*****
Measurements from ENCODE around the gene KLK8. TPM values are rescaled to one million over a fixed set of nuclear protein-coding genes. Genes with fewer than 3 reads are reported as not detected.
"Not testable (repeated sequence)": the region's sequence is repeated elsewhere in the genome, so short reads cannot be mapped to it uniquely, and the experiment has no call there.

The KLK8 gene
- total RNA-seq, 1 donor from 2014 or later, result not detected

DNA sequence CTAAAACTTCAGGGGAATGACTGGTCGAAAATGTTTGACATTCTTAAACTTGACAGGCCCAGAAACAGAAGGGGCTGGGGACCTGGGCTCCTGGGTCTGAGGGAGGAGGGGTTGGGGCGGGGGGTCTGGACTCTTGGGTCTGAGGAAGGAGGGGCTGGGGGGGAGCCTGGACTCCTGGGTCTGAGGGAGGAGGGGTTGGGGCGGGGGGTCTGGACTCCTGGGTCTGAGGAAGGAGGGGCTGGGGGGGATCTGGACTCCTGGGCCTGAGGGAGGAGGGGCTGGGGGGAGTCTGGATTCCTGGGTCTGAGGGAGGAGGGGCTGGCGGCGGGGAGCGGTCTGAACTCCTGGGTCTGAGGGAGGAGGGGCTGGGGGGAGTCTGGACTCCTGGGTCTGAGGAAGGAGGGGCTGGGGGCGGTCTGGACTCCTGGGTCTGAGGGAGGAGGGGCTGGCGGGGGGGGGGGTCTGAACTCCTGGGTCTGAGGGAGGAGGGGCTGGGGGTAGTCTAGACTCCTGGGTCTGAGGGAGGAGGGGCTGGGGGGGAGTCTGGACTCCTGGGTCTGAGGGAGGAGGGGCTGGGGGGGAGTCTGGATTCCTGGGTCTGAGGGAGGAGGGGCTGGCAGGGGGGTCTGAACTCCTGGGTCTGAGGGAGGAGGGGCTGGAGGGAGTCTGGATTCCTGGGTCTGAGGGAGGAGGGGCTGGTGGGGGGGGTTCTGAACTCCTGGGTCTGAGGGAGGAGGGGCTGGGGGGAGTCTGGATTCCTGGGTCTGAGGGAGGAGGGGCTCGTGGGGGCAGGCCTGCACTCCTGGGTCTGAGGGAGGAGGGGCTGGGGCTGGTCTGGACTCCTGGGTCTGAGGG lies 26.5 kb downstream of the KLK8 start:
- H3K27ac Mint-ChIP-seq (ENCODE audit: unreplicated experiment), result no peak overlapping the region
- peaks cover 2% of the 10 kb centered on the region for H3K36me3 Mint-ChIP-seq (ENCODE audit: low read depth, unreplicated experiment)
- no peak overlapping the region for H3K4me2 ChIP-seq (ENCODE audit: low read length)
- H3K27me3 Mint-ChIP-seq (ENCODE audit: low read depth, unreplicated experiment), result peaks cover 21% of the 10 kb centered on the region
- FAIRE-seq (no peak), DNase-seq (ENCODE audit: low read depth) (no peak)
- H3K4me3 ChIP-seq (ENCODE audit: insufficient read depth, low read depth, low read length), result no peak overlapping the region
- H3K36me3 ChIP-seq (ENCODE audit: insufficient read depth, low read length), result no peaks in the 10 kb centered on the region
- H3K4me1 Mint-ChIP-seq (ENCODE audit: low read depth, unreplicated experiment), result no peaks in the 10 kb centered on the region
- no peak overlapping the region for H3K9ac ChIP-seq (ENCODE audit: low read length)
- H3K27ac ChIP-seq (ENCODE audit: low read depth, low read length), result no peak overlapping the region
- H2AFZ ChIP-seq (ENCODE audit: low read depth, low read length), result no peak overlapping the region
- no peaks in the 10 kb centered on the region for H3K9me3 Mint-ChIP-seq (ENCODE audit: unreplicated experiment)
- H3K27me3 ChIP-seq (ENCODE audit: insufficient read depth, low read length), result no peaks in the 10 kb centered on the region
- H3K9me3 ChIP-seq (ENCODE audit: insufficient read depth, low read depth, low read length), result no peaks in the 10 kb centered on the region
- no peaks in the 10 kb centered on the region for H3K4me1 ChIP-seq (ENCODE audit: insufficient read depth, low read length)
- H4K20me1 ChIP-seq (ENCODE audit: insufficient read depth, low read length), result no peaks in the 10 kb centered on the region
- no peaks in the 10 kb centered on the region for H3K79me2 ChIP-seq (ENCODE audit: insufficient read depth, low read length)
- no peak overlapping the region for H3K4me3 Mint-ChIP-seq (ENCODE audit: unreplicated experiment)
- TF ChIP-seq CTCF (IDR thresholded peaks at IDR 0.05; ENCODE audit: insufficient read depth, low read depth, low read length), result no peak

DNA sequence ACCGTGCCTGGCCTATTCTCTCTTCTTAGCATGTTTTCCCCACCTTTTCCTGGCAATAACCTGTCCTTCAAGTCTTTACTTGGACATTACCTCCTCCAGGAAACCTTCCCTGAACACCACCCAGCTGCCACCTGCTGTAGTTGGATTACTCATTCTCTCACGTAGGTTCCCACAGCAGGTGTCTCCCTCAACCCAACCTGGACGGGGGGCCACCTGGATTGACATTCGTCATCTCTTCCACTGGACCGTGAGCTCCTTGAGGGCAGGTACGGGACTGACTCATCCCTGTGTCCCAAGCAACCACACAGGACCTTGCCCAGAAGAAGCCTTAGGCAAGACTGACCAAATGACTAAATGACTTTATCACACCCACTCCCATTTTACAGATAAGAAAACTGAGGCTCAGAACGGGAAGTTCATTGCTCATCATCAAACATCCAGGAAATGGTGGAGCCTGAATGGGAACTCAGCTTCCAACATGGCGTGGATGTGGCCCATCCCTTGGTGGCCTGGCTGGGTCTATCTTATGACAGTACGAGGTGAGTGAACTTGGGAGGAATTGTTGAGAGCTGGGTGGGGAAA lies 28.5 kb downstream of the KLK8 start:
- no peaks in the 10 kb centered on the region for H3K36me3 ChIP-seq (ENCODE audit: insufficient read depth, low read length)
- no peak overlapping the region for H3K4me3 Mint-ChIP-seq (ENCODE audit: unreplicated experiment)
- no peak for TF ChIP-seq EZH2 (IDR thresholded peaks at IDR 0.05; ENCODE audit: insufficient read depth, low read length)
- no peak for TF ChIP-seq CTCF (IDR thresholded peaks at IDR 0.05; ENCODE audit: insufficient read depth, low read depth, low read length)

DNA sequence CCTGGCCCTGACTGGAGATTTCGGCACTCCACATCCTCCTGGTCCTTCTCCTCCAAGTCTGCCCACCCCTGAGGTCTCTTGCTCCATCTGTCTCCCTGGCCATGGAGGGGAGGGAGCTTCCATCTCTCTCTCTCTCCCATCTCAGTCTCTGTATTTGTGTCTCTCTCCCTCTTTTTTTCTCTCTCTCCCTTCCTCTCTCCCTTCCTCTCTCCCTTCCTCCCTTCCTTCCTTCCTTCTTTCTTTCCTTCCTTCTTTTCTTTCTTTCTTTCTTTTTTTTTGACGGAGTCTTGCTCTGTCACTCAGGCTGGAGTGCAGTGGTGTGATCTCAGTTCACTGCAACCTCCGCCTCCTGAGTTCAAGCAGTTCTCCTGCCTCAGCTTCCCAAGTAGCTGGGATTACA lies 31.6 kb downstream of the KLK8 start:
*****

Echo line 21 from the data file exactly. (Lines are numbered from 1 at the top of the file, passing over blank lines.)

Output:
- H4K20me1 ChIP-seq (ENCODE audit: insufficient read depth, low read length), result no peaks in the 10 kb centered on the region